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THURSDAY, JULY 13, 1939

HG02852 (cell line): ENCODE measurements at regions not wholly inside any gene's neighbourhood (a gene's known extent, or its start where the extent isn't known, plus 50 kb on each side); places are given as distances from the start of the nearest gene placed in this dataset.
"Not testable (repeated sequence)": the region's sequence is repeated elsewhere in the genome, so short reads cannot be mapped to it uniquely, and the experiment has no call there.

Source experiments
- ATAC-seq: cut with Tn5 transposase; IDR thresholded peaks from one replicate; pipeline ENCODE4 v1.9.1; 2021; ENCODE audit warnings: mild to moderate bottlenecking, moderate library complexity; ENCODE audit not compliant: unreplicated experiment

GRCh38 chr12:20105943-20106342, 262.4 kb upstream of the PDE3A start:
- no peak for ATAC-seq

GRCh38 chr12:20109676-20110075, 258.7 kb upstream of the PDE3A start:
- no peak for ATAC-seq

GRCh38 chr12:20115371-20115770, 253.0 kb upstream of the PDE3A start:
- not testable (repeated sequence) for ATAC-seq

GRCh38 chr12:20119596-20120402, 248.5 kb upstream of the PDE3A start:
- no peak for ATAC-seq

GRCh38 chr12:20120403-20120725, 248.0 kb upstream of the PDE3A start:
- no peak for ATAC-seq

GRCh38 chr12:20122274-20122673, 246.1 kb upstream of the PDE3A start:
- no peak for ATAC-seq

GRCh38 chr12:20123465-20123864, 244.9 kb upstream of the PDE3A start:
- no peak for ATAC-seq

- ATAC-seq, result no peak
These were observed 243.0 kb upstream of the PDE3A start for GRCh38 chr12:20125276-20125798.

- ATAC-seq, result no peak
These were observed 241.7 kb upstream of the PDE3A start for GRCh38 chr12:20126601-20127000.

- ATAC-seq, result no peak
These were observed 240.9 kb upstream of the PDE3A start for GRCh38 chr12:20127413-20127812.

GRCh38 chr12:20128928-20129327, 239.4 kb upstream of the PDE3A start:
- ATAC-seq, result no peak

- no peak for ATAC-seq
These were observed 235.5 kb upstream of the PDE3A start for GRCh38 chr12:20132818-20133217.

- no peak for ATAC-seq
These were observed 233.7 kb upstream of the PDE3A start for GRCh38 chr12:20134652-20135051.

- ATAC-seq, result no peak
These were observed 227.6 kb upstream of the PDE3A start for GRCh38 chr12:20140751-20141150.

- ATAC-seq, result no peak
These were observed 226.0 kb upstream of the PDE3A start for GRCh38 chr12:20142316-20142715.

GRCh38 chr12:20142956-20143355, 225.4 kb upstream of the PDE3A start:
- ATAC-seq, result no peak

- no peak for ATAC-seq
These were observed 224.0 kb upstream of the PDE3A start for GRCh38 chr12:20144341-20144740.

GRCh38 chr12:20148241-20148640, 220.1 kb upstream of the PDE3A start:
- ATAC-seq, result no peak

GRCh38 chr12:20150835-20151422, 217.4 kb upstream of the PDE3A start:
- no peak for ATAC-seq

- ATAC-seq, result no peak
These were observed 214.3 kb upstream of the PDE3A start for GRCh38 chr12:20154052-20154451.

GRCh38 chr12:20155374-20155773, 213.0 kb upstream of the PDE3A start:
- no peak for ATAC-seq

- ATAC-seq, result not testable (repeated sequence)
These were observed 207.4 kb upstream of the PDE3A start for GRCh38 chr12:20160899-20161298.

ALLEN COUNTY Demands Jobs Be Restored Francis W. Durbin, Lima attorney and chairman of the Allen County Democratic executive committee, has dispatched letters to heads of the state liquor and age pension depart ments, demanding restoration of jobs to 16 dismissed employes of the two departments. He based his demands on a state Supreme Court ruling invalidating dismissal of provisional civil service appointees, and threatened man damus action of the jobs are not re stored. Back pay also was demand ed! Delphos Votes Street Light Levy A three-mill levy for street light ing carried with a majority of 817 of a total 978 votes cast and against the levy at a special election held at Delphos last week. The levy will run for two years. Appeal Decision In “Reducing Pill” Suit An appeal based on questions of lay had been filed Thursday with the Third District Appellate court by counsel for Dr. Glen E. Jones, of Lima, against whom a common pleas jury recently returned a verdict for $11,182.35 damages in the “reducing pill” malpractice suit of Mrs. Mau rine Morningstar. The physician’s motion for new trial was overruled last week by Judge Neal L. Lora. Vapor Lamp Fluid Is Fatal Fluid used in a vapor lamp caused the death of 23-month-old James Townsend, son of Mr. and Mrs. El lard Townsend of Lima. Authorities were told he had whooping cough, and had been breathing vapor from the lamp. When his mother turned her back momentarily he swallowed its con tents. He died Thursday in Lima Memorial hospital. Sack Bandit Suspect Ruled Sane Norman Waaland, 25, Findlay, ac cused of being northwest Ohio’s no torious sack bandit, was returned from the Lima State Hospital to the Allen County jail after hospital alienists ruled he is sane and legally responsible for his actions. Waaland was captured in Lima with Clark Decker, also of Findlay, after a police chase in which their car was wrecked. Both were in dicted for armed robbery in connec tion with a dairy store holdup shortly before their capture, Waa land pleaded not guilty by reason of insanity. Decker also is awaiting trial, a date for which had not been set. First Heat Victim Clarence Harger, 51, a plasterer, was recorded as Allen County’s first 1939 heat victim. He was found dead in bed Thursday after having complained the night before of feel ing ill. Coroner Burt Hibbard blamed heat prostration. Injured Man Dies Grover C. Miller died of injuries suffered July 4 when he fell down an elevator shaft in the Steiner building where he was night watch man. Enroll In CCC Service Fifty-five Allen county youths have enrolled in the CCC service. Twenty-three were sent to the camp at Findlay, 31 to Defiance and one colored youth to Vandalia. Among those sent to Findlay were Herman Moser Steiner of Bluffton and Carl Seibert Smith of Lafayette. Auto Sales Drop In June Retail sales of new and used auto mobiles in Allen county during June showed not only a seasonal decline from May but also a sharp reduc tion from June, 1938, according to records compiled by Leonard Walth er, deputy in the office of Clerk of Courts J. Ixxinard Schnabel. Certificates of title were issued for 1,389 cars last month as compared with 1,807 in May and 1,608 for June last year, the records reveal. The May, 1938, figure was 1,735. Plaintiff Loses Damage Suit After deliberating an hour, an Allen county jury hearing the $20, 000 damage suit of Marianna Cosa- U—Mgffl 111. I I 1., 1..^ ....... .. |_L.■■■■■_ ..■Ji-Jg NEWS NOTES FROM FOUR COUNTIES ro, as administratrix- of the estate of Rocco Cosaro, against the White Mountain Creamery Co., of New Bremen, returned a verdict Saturday in favor of the defendant. The Jury held that a collision Dec. 14, 1936, involving an auto driven by Rocco Cosaro and a dairy truck operated by Okie Kemmis, an employe’ of the W’hite Mountain Creamery Co., did not result from the negligence of the defendant. The plaintiff had charged that her husband’s death had resulted from injuries suffered in the crash, which occurred at a street intersection in Lima. $46,000 In Tax Col lections Nearly $46,000 in sales and real estate taxes was collected by the Allen county treasurer’s office dur ing the week ending Saturday, it was announced by Treasurer Byron H. Dershem. Realty tax receipts Saturday amounted to $3,731.84, bringing the total for the week to $38,581.11 and for last-half 1938 collection thus far $158,855.58, Dershem revealed. Sales tax collections Saturday were $1,223.91, for the week $7,198.46 and for the year $239,494.62, according to the official. The Ohio total of sales tax re ceipts for the week showed contin ued gains over the same period last year, it w-as reported by State Treas urer Don H. Ebright. The state total was $852,516 as compared with $655,954 for the same week of 1938, he said. HANCOCK COUNTY No Protests Over Long er WPA Hours In view of protests in many sec tions of the country against the new federal relief bill which lengthens working hours and thus reduces the rate of pay, Hancock county WPA employes continued normal schedules, while in other portions of the state, w-orkers tied up projects and were threatened with loss of livelihoods. Formerly WPA workers were paid an hourly wage based on the pre vailing rate for union labor for the type of work. They worked only as many hours as were required to bring their monthly earnings to the security wage level of from $26 to $84. Highly skilled workers demand ing high hourly wages, in some cases put in as low as 48 hours a month. Most of the 600 persons who are employed by the W’PA in the county, have worked at least 100 hours a month, although in some skilled labor brackets, employes have worked as little as 55 hours a month. Accord ing to those in a position to know, five per cent of the workers in this county are of the skilled labor class while 12 per cent are in an interme diate class. The rest are classified as unskilled laborers. Cigarette Licenses Fees Mount Cigarette licenses have yielded in Hancock county this year $259 more than last year, according to the re port of settlement with the state forwarded to Columbus by County Auditor Frank H. Huffman. Total amount of cigarette fees in dicated in the annual report just sent to Columbus is $4,702.77 as com pared with $4,443 last year. Half of the net amount collected goes to the state, one-fourth goes to the general fund of the county and one-fourth is distributed among the municipalities and townships. Thus the state this year receives from Hancock county $2,327 the county $1,163 townships and municipalities, $1,163. Gets State Fair Post John Craig, Findlay cafe pro prietor, Thursday was named man ager of the club house at the Ohio State fair grounds by State Fair Manager Win H. Kinnan. Craig, prominent in Republican circles, will serve as manager of the club house during the fair which will be held Aug. 26-Sept. 1. The club house is maintained pri maril for the entertainment of vis iting governors and other dignitaries. Get Seneca County School Area A territory one-half mile wide and 4’l- miles long in Seneca county has been added to the Vanlue school dis trict. The territory was tiansferred to Hancock county by the Seneca county board of education. Patrons of the district petitioned this spring to be transferred to Van lue school. A similar petition was presented to the Seneca board last fall but was rejected as a teacher had already been employed for the year in the one-room district. According to Supt. K. V. Ohl, of Vanlue, the additional territory con tains about 25 pupils who will at tend the Vanlue school next fall. County Superintendent E. E. Ray said he received from the Seneca county board the notice of transfer of the territory. He said he would submit it to the Hancock county board at its regular meeting on Sat urday evening. Findlay Youth Wins Scholarship William Walker, of Findlay, has received a four-year scholarship in Purdue university, Lafayette, Ind. The award is a special merit scholarship granted to only 25 stu dents in the United States. Walker took the Purdue examination last spring upon graduation from Findlay high school. He already had enrolled at Purdue in the engineering department. Dummy Makes Para chute Landing White faced persons who saw a parachute open over the Findlay air port Thursday afternoon, then catch on the wings of a plane and after becoming tangled, fall to the earth unopened with a man on the busi ness end, were red-faced when they discovered the “man’ was “Charley” a dummy rigged up by the airport personnel to test out the qualities of a 16-foot parachute. A 16-foot chute is about half the size of those used for regular hu man parachute jumps and is regul arly used for dropping night flares when a plane is disapled. “Charley” was tossed out of the speeding plane by Whitey Stein, ace jumper noted for his bat-wing per formances. Findlay May License Bicycles City Council proposes to license and regulate the operation of bicy cles in Findlay. All cycles would be required to have a headlight, a tail light or reflector, and adequate brakes. Pleads Guilty To Lot tery Charge Owen Firestone pleaded guilty in Common Pleas Court at Findlay to charges of operating a lottery un der the name of the Hancock Bank Nite Service. He was fined $500 of which $400 was suspended on condition that he cease activities. The service was operated in com petition with two Findlay theaters which operate a similar service for their patrons. By registering with Firestone, a person would win if his name was drawn at the theaters. Prosecutor Robert Fuller said the service operated by Firestone was an out and out lottery since he offer ed no entertainment for the regis tration fee. Park Concession Close For Funeral Concessions at Riverside park at Findlay were closed Friday after noon during funeral services for Pull-out smokeless broiler. $39= THE BLUFFTON NEWS, BLUFFTON, OHIO Mrs. Daisy Oles who operated the taffy stand at the park for a num ber of years. Robbers Didn’t Appear Had a gang of bank bandits at tempted to hold up the First Na tional Bank at Findlay they would have met with a warm reception Thursday. Police were posted throughout the institution with sawed-off shotguns and machine guns as a precaution taken to ward off an attack after it was reported from Cleveland, that a gang was prepared to loot the bank. 40 Farmers Join Egg Association Forty Hancock county farmers have joined the Northwestern Ohio Poultry association which held its first egg auction Monday at Napol eon. The 40 farmers own approximately 9,000 birds and likely will furnish around 90 cases of eggs each week for the auction, according to County Agent Forest G. Hall. The Hancock county eggs will not be picked up until Monday and will be sold on Thursday each week. Francis Sommer, Pandora, will do the trucking. HARDIN COUNTY Dog Field Trials Success The fourth annual Bones Memorial coon dog field trials were hailed as a success at Kenton after Ohio Prince, owned by Cox and Moore of Mansfield, had won first tree and second line honors and Blue Blaze, owned by Flack and Leffel of Spring field, had taken second tree and first line prizes. One hundred and twenty three dogs competed. Springer and cocker spaniel ex hibitions with live birds proved ex ceptionally interesting. Bank Cuts Interest Rate Low income tax rates on good in vestments and the expense of paying taxes on deposits and insuring de posits up to $5,000 was cited by three Kenton banks as their reason in slashing interest rates on deposits from two to one per cent. Bees Rout Kenton Family Honey bees, thousands of them, drove members of the Lester Howe family, of Kenton, to cover as they lodged between rafters of a porch and refused to budge despite efforts of apiarists. When the bees alighted at the Howe home they drove Miss Helen Howe into the house and finally into a kitchen to which every door was closed in an effort to bar the in truders. Provide County Relief Setup Trustees of 15 Hardin County townships have accepted the respon sibility of investigating and admin itering relief cases until January, thereby reliveing the county from establishing an administrative force. County commissioners appointed Morton E. Ansley, present certifying NEW GAS RANGE! Built to Save You TIME, FOOD and COOKING COST IT INCLUDES: Built-in electric light and baking timer New Magic Chef burners with simmer valves (one giant high-speed burner) Red Wheel oven heat control Low-Temperature oven burner Auto matic lighting for top burners Full oven insulation with your old stove $3.00 Down ... $3.02 per Month "The Hit of 1939”—because it includes all the features that can completely modernize your cooking. Easier cooking ori. the top of the range with new, improved Magic Chef burners. Easier, cooler oven cooking—thanks to the baking tinier, oven heat con trol, and full oven insulation. Cleaner, safer broiling with a drawer-type smokeless broiler. See this range at our salesroom. West Ohio Gas Company agent, as county relief director at a salary of $125 monthly. Miss Mary Lou Zingg, Kenton, will be his as sistant. Mr. Ansley will continue as federal commodity supervisor and certifying agent for the CCC, NYA and WPA. First Naturalized Ken ton Woman Dies Dr. Caresia Ohman, 75, the first Hardin County woman to be nat uralized after woman’s suffrage was voted, died in McKitrick hospital at Kenton after a long illness. She leaves relatives in Sweden, her home land. Mrs. Ohman came to Kenton 30 years ago. She was active in church, club, civic, business, dramatic and Red Cross work, and for one term served as Kenton city treasurer. For her feat in organizing the Kenton Republican Women’s Forum two years ago, and in keeping up interest by introducing questions of current interest, Mrs. Oman received state and nation-wide recognition in G. O. P. circles. 18 Accepted For CCC Although Hardin County’s quota was only 16, eighten youths have ben accepted for enlistment in the Civilian Conservation Corps. Former Kenton Man Drowns Kenton relatives are awaiting fur ther information from California concerning the death of a local man, Dennis Taylor. News of Taylor’s acidental drowning was received Wednesday. It is believed that he was employed on a government dam project in Willows, Calif. Findings Against Ada Firms Several Hardin county business es tablishments are included in the list of violators of Ohio statutes recorded in the state examiners’ report of the financial conditions of Hardin county village and rural schools. The audit results, as compiled earlier this year by Examiners Vivian Dowds and W. H. Mustard, were made pub lic by County Auditor W. B. Wilson. The report covered the period from Oct. 1936 to Feb. 1939. Findings totalled $6,068.91 and were for the main part of the result of purchase of school equipment from I public officials, contrary to the Ohio General Code. Largest infraction was reported from the Ada exempted village school where former Mayor H. J. Sousley was cited for the sale of $1,221.58 worth of coal to the school. The sale was made during Sousley’s incumbency, the report stated. The Ada board also was directed to recover from the firm of Barans by and Woifrom, Ada, the sum of $719.95, also for coal sales, occuring while Earl Woifrom was a member of the Ada school board. Borrowers Repay Farm Loans Hardin county clients of the Farm Security Administration have made an excellent record in loan repay ments during the five-year FSA his tory, according to Paul F. Dickey, local supervisor. County debtors of the government agency have repaid a total of $52,255 .* of loans, Dickey said. A total sum of $191,530 has been loaned during the period, the supervisor said, but it is not all due at this time. Statistics compiled at the close of the fiscal year June 30, also showed a present active case load of 209 clients. During the past year, $41, 590 has been loaned to 71 applicants and a collection of $20,489 made. Meningitis Claims Ada Farmer George High, 56-year-old Liberty township, Hardin county farmer, living northwest of Ada, died Thurs day afternoon in Lima Memorial hospital following an illness of three weeks. Meningitis was given as the cause of death. Ada Couple Feted Mr. and Mrs. Agnew Welsh, of Miami, Florida, widely known former residents of Ada and who are now visiting with friends and relatives in Ada, were honored on the occasion of their fifty-ninth wedding anni versary with an “open house” at the Masonic temple on Sunday afternoon. Music Instructor At Ada Miss Dorothy Titus, of Waynes burg, Pa., had been employed as mu sic instructor for Ada schools. An nouncement of the oppointment was made following a special session held by the Ada board of education. Miss Titus succeeds Loraine Ed wards who resigned recently. The new instructor is a graduate of Waynesburg college, the Cincinnati Conservatory of Music and will re ceive her master’s degre this summer from Ohio State university. She had three years experience in the Gallia county schools. Farmer Ends Life With Gun Chester Steer, 63-year-old promin ent Liberty township, Hardin coun ty farmer, ended his life Sunday evening in the garage at his home, & PAUL SCHOENLEIN, Mgr. Big and little loans are made every day at The City Loan for a variety of purposes. A stenographer borrows $15 to buy new clothes, a teacher borrows $100 to go to summer school. An executive borrows $500 to buy a new car. We have just the loan to fit your purse and purpose. Stop in. ‘TjotjeCitvLojin AMO A I COM.AHV Main 7351 Market & Elizabeth Sts. Savings Bldg. Lima, Ohio Loans made promptly throughout Allen County and vicinity. PAGE THREE =B Coroner K. W. Preston reported. A verdict of suicide because of ill health was given by Coroner Preston. Steer had placed a shotgun in a vice and standing in front of it, pulled the trigger, the coroner said. He was believed killed instantly. Mrs. Steer, who was in the house at the time, heard the report and going to the garage, found her husband’s body. According to Coroner Preston, Steer had been failing for some time from a heart ailment, and recently he had been complaining to neighbors of a “pain in his head”. Name County Relief Head Morton E. Ansley, Hardin county certifying agent, Monday began work as county relief director fol lowing his appointment by the board of Hardin county commissioners. Ansley is assisted by Miss Mary Lou Zingg, Kenton, appointed as relief aid. His salary as director will not be increased over his remuneration as certifying agent. Action of the commissioners fol lowed several bits of relief activity on the part of local towns and rural subdivisions. In a joint meeting rep resentatives of the county’s 15 boards of trustees voted to continue admin istration of relief under their own supervision, rather than turn it over to the county. Pushes Hand Cart From Texas To Ada After pushing a hand cart more than 2,000 miles in the last seven months, George Thomas, former Ada resident, returned home from El Paso, Texas. Mr. Thomas, 38, is a son of the late Mr. and Mrs. John Thomas. He had gone to Texas with his mother and a brother. Fire destroyed his place of business there last winter and he decided to return to Ada. A small cart was outfitted with tools for filing and sharpening saws, scissors, knives, etc., and making fur (Continued on page 7) wfewwXvb•■'■'